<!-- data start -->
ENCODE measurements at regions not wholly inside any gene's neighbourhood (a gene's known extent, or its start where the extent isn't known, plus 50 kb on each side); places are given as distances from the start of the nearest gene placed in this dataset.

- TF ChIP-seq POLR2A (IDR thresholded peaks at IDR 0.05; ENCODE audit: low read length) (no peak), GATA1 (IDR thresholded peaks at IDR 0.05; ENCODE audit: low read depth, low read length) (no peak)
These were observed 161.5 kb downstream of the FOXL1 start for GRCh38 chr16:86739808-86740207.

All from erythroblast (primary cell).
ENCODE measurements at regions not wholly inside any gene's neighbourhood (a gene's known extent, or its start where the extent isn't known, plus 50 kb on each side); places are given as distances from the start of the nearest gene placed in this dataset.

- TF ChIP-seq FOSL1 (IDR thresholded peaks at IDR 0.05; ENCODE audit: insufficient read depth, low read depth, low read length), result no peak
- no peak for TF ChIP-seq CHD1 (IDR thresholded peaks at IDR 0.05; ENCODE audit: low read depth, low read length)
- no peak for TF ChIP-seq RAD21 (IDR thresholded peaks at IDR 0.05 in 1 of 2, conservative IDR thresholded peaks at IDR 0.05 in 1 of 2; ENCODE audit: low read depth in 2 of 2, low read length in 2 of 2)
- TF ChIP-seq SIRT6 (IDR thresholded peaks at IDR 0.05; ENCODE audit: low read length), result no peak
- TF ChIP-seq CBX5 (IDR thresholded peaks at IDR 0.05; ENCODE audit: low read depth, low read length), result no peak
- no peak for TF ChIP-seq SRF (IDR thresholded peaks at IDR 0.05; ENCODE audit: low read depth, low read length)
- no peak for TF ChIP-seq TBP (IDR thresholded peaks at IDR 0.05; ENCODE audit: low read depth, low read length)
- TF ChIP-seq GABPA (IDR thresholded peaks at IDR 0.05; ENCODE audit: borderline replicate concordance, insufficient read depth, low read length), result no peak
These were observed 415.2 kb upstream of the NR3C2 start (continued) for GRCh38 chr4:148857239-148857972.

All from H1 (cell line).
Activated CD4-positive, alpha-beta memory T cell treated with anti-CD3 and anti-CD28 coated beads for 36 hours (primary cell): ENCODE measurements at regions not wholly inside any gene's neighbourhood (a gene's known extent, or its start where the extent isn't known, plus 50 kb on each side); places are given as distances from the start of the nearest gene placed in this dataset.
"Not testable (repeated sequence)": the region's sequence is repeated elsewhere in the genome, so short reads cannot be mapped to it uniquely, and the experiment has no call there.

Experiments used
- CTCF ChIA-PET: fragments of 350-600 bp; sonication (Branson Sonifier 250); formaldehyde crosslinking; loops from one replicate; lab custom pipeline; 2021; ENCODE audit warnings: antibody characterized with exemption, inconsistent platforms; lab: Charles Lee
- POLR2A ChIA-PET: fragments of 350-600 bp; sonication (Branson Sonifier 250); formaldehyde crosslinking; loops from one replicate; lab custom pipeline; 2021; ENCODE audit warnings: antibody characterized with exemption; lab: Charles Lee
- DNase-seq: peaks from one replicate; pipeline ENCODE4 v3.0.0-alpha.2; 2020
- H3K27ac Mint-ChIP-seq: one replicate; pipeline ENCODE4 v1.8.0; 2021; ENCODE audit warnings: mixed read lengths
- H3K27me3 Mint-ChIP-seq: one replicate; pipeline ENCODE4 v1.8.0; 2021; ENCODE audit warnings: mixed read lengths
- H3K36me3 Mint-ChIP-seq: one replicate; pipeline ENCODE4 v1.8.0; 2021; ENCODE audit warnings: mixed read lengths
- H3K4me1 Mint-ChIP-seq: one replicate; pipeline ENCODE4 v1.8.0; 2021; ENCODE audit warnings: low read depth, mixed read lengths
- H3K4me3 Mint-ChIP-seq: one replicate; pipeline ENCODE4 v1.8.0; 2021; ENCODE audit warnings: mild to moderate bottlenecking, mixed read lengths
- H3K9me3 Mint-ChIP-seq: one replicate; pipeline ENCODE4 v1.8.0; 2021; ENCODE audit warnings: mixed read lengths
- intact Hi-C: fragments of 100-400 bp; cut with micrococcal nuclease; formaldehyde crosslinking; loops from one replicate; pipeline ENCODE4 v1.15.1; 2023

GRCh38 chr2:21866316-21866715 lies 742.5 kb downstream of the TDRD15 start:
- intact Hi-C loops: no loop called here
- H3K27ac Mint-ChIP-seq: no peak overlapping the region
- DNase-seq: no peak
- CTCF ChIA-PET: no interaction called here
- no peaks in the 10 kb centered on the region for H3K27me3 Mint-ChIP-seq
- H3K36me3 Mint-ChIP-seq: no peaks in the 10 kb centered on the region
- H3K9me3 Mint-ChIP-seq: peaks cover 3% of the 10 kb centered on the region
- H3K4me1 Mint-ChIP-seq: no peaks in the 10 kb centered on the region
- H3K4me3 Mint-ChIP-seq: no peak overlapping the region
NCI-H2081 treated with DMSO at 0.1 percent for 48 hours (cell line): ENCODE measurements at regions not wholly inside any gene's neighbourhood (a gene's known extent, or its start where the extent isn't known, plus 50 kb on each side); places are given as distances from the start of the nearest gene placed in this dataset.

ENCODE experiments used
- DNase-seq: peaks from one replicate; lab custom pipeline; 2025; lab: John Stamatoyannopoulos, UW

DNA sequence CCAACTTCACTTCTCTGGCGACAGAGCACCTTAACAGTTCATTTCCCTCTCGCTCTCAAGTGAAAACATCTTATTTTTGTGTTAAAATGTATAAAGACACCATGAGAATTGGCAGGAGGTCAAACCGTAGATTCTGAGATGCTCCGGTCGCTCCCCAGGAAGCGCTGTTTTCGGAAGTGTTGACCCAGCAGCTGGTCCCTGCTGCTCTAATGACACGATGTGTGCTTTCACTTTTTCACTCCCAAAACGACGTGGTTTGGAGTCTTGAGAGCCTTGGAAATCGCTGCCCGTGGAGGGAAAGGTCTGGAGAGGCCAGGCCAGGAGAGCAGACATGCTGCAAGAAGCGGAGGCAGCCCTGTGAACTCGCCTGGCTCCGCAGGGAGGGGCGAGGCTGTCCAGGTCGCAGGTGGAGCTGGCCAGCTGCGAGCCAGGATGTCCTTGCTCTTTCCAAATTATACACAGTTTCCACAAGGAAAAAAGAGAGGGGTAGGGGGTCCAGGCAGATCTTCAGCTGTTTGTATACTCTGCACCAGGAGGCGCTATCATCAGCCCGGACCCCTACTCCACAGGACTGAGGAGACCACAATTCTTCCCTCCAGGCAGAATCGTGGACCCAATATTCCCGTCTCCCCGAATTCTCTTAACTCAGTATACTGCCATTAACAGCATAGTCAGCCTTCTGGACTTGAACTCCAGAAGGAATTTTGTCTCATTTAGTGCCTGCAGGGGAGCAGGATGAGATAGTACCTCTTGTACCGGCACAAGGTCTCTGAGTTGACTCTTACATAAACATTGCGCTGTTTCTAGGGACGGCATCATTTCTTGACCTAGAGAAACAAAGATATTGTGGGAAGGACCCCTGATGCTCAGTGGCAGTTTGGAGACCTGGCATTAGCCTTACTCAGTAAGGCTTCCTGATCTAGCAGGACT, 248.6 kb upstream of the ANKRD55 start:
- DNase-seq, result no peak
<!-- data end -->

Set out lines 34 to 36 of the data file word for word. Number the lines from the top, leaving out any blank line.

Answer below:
- no peaks in the 10 kb centered on the region for H3K27me3 Mint-ChIP-seq
- H3K36me3 Mint-ChIP-seq: no peaks in the 10 kb centered on the region
- H3K9me3 Mint-ChIP-seq: peaks cover 3% of the 10 kb centered on the region